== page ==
The major consists of eight courses.
|GER 2204||Intermediate German II: German History through Visual Culture (or the equivalent)||1|
|Select seven additional courses. Of those:||7|
One course taught in English may be taken from German 1000–1049 or German 1151–1159 or German 2251–2551; or a course taught by German faculty in other programs may be substituted for this requirement upon prior approval.
The other courses (or all of the seven courses) must be taken from German 2205–4052.
All majors are required to do coursework with the department in their senior year; the configuration of this senior work must be determined in direct consultation with the department. This consultation takes place prior to registering for the fall semester of the senior year, which for some students means before they depart for study away. Normally, senior work includes two courses at the 33xx level. Prospective majors, including those who begin with first- or second-year German at Bowdoin, may arrange an accelerated program, usually including study away. Majors are encouraged to consider a number of study-away programs with different calendars and formats.
|GER 1102||Elementary German II||1|
|Select any four courses.||4|
two courses in the language (German 2203–2289 and German 3300–3999)
up to two may be taught in English (German 1000–1049, German 1151–1159, or German 2251–2551)
With advance departmental approval of the transfer credit, any number of courses from another college or university may count toward the major or minor.
Additional Information and Department Policies
- Courses that count toward the major or minor must be taken for regular letter grades (not Credit/D/Fail) and earn a course grade of C- or better.
- First-year writing seminars taught by German department faculty count toward the major and minor.
- Students may engage in independent study at the intermediate (2970–2979) or advanced (4000–4051) level. Independent studies, including honors projects, may count toward the major.
- If taught by a German faculty member and pre-approved, majors and minors may double-count one course with another department or program.
- Advanced Placement/International Baccalaureate (AP/IB): Students who received a minimum score of four on the German Advanced Placement exam receive a general credit toward their degree, normally no credit to the major or minor, after completion of a 3000-level German course with a minimum grade of B-. Students who took the German IB exam should consult the department regarding credit. Regardless of earned scores, all students are expected to take the placement exam. In order to receive credit for AP/IB work, students must have their scores officially reported to the Office of the Registrar by the end of their sophomore year at Bowdoin.
Information for Incoming Students
No matter whether you are new to German or want to continue your study of German language, literature, history, and culture, Bowdoin’s German department is excited to welcome you! We offer a seamless curriculum that engages students in the rich cultural traditions of the German-speaking countries from day one. All our courses – even the very beginning German classes – emphasize interdisciplinary connections that relate texts, films, cultural objects in their rich contexts and links to the arts, natural sciences, history, sociology, and politics. Our curriculum integrates study abroad, allowing students to enroll in different programs, universities, and summer study in Germany and Austria. Pathways into our program are flexible and individualized – we meet you where you are and lead you to success! Our students and alumni have found unparalleled success and satisfaction through their study of German. Please learn about them and the details of our academic and co-curricular program, which was designated a National Center of Excellence by the American Association of Teachers of German, on our website.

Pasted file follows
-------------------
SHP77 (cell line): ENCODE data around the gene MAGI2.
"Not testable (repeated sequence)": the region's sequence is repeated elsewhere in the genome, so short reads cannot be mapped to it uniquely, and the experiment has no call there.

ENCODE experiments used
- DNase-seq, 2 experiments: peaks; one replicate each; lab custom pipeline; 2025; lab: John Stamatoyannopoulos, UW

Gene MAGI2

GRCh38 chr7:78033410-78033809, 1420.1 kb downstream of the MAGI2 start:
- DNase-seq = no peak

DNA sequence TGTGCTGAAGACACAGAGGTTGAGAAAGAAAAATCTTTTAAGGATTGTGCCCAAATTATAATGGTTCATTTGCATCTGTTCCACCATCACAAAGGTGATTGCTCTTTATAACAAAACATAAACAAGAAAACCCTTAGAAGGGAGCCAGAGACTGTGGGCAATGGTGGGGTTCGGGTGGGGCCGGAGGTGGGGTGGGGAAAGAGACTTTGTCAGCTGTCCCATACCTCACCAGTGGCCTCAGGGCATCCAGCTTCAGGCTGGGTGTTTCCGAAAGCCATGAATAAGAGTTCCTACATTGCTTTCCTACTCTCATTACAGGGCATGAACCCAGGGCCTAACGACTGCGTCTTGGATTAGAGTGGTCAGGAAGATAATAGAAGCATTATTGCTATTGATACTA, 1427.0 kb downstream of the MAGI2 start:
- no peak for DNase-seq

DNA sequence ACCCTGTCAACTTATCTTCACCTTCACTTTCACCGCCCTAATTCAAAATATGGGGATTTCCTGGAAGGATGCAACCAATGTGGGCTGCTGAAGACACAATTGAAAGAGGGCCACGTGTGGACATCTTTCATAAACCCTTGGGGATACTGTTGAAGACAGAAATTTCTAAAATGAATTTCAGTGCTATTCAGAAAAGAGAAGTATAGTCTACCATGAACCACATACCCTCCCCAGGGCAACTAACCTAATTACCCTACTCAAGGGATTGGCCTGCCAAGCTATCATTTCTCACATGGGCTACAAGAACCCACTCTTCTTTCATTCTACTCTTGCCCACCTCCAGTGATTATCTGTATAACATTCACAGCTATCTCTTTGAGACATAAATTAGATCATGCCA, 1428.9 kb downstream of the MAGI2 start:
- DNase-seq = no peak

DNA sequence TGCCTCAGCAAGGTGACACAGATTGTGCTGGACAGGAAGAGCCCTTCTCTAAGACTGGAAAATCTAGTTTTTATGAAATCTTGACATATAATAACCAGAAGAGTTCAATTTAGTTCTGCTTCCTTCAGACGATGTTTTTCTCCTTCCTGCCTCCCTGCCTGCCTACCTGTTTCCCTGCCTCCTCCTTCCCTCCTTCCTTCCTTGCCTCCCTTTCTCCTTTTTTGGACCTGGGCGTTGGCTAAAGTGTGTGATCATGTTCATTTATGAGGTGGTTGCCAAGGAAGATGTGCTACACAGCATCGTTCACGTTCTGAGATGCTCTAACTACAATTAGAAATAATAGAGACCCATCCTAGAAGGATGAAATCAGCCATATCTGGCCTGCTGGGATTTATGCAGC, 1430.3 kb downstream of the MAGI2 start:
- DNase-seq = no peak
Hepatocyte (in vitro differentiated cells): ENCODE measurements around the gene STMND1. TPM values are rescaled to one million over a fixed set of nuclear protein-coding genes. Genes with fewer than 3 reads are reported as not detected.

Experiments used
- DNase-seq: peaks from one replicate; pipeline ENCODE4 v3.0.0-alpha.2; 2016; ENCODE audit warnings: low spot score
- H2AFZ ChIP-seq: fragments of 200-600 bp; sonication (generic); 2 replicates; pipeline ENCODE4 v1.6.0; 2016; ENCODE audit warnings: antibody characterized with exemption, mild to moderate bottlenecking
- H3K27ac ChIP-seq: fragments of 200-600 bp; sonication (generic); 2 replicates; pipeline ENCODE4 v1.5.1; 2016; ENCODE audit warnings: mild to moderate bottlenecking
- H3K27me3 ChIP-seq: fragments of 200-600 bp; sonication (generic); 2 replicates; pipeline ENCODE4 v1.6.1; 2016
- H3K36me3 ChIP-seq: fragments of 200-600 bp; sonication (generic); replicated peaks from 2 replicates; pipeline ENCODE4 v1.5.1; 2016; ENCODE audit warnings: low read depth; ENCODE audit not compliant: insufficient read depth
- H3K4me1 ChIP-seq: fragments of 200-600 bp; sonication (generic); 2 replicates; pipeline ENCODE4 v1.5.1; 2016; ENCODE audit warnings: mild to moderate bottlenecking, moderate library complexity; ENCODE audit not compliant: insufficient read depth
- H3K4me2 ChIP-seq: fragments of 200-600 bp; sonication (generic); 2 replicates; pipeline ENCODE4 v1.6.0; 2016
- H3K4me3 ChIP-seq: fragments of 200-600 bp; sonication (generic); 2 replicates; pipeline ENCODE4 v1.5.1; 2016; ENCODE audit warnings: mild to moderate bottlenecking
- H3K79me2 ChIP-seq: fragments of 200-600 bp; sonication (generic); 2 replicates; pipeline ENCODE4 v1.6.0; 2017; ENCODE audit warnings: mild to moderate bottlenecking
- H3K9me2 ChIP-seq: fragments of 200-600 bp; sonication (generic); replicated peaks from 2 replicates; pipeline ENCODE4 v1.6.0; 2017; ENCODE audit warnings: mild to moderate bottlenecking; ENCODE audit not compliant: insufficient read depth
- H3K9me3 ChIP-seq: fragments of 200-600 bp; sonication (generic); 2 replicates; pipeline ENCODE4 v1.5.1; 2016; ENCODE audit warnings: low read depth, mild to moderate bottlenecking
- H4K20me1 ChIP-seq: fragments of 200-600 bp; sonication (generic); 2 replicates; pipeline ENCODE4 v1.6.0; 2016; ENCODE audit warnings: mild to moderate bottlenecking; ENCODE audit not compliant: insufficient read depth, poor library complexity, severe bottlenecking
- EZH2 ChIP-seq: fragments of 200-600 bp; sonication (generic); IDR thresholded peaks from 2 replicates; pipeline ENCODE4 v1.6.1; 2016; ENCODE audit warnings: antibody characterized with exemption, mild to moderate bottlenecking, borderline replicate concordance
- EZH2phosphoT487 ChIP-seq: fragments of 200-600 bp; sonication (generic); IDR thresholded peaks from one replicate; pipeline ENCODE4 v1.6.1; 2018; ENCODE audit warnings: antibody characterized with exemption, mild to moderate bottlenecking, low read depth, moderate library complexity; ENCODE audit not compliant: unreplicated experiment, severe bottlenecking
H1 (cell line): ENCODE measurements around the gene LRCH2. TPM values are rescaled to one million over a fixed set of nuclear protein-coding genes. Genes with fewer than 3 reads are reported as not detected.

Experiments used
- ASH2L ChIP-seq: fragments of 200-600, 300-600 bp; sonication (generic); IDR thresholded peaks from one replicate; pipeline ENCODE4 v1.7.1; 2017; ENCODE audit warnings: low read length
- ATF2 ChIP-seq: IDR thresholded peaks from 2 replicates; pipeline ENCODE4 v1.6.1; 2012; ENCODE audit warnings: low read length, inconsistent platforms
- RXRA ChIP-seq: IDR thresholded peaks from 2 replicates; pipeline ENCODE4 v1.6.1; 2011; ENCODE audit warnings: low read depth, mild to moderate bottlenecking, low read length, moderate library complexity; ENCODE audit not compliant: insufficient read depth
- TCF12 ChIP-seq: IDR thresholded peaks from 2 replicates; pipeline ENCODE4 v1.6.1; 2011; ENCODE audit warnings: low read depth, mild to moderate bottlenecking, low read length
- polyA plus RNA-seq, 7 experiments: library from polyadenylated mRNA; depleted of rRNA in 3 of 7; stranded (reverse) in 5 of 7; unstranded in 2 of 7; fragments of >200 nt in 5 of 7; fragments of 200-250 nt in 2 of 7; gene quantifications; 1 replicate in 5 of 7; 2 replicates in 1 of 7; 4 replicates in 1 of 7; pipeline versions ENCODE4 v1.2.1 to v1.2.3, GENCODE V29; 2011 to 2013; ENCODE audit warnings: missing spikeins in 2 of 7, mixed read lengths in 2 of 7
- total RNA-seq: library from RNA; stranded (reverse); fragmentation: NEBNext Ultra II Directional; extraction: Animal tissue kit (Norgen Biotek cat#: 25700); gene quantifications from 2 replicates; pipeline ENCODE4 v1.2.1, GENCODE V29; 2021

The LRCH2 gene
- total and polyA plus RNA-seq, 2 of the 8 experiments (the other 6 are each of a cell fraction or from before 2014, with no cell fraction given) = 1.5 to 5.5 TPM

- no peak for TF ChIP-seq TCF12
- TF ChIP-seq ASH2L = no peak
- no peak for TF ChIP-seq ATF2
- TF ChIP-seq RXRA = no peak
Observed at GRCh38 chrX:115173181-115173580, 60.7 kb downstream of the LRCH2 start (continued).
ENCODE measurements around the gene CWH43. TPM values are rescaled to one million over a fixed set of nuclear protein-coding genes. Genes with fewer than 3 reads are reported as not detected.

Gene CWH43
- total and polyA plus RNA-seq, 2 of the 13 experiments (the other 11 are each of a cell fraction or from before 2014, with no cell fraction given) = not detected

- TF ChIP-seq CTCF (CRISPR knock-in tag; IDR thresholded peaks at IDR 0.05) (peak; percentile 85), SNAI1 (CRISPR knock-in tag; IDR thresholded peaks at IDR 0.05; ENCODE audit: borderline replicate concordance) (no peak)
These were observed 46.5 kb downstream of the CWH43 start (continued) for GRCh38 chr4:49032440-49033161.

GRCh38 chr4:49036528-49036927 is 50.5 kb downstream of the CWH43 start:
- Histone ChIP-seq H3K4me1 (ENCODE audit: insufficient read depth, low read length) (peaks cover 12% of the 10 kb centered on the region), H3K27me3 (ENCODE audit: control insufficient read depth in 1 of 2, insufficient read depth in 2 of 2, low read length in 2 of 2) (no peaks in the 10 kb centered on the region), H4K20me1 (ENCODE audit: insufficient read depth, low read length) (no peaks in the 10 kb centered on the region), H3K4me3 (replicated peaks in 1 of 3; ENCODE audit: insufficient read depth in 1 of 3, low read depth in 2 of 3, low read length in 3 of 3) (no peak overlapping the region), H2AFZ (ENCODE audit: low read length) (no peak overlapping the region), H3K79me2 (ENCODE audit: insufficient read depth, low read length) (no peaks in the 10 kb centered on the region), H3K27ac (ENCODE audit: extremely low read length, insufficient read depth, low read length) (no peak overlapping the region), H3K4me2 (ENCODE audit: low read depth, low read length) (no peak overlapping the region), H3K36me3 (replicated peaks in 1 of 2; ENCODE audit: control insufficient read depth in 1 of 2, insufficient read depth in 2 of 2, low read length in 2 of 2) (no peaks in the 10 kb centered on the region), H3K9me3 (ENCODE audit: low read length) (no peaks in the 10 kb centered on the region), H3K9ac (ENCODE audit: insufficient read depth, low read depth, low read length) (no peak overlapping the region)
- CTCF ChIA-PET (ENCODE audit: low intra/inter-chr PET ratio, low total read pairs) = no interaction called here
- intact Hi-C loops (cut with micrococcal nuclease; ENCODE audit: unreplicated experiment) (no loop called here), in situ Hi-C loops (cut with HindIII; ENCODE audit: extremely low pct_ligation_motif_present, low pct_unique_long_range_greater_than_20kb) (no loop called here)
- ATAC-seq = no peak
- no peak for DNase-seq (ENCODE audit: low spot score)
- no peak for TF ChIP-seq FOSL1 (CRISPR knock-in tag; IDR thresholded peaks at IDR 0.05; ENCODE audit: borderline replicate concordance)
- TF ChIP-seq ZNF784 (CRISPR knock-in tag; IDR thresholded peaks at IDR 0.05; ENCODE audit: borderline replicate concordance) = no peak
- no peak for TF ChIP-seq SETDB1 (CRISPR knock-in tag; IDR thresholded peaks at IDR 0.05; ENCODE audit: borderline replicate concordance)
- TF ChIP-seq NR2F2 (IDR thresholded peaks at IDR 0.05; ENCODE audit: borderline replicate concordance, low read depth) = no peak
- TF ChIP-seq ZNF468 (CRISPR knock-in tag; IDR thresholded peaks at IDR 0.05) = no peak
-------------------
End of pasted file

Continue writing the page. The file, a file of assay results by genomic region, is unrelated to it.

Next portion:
- First-year students considering either beginning or continuing the study of German are strongly encouraged to take a course during their first semester.
- Students with no prior exposure to German are encouraged to begin their study in the first semester because doing so will allow them to take full advantage of options open to them, including study in a German-speaking country. GER 1101 Elementary German I is open to those with no previous study in the German language. No placement necessary.
- Being a first-year student does not mean that GER 1101 Elementary German I is the only course for you. Your placement exam suggests any course from our full slate of GER 1102 Elementary German II (only offered spring semesters) to GER 2203 Intermediate German I: Germany within Europe or GER 2205 Advanced German Texts and Contexts (offered fall semesters) or a 33xx-level seminar. (The latter may very well occur, if you have AP or have studied extensively in a German-speaking environment.) Please take this advice and placement at face value – we rely on many years of experience and have an excellent track record in appropriately placing students where they will best succeed. Do not hesitate to ask your advisor to consult with Professor Jill Smith.
- GER 1150-level and 2250-level courses are taught in English and are open to all students with no previous language study required. Please see our website or the first-year orientation schedule for placement consultations as you prepare your course registration for fall 2022, and do attend! If you miss the consultation and open house during orientation, however, don’t worry – simply contact Professor Jill Smith.
This is an excerpt from the official Bowdoin College Catalogue and Academic Handbook. View the Catalogue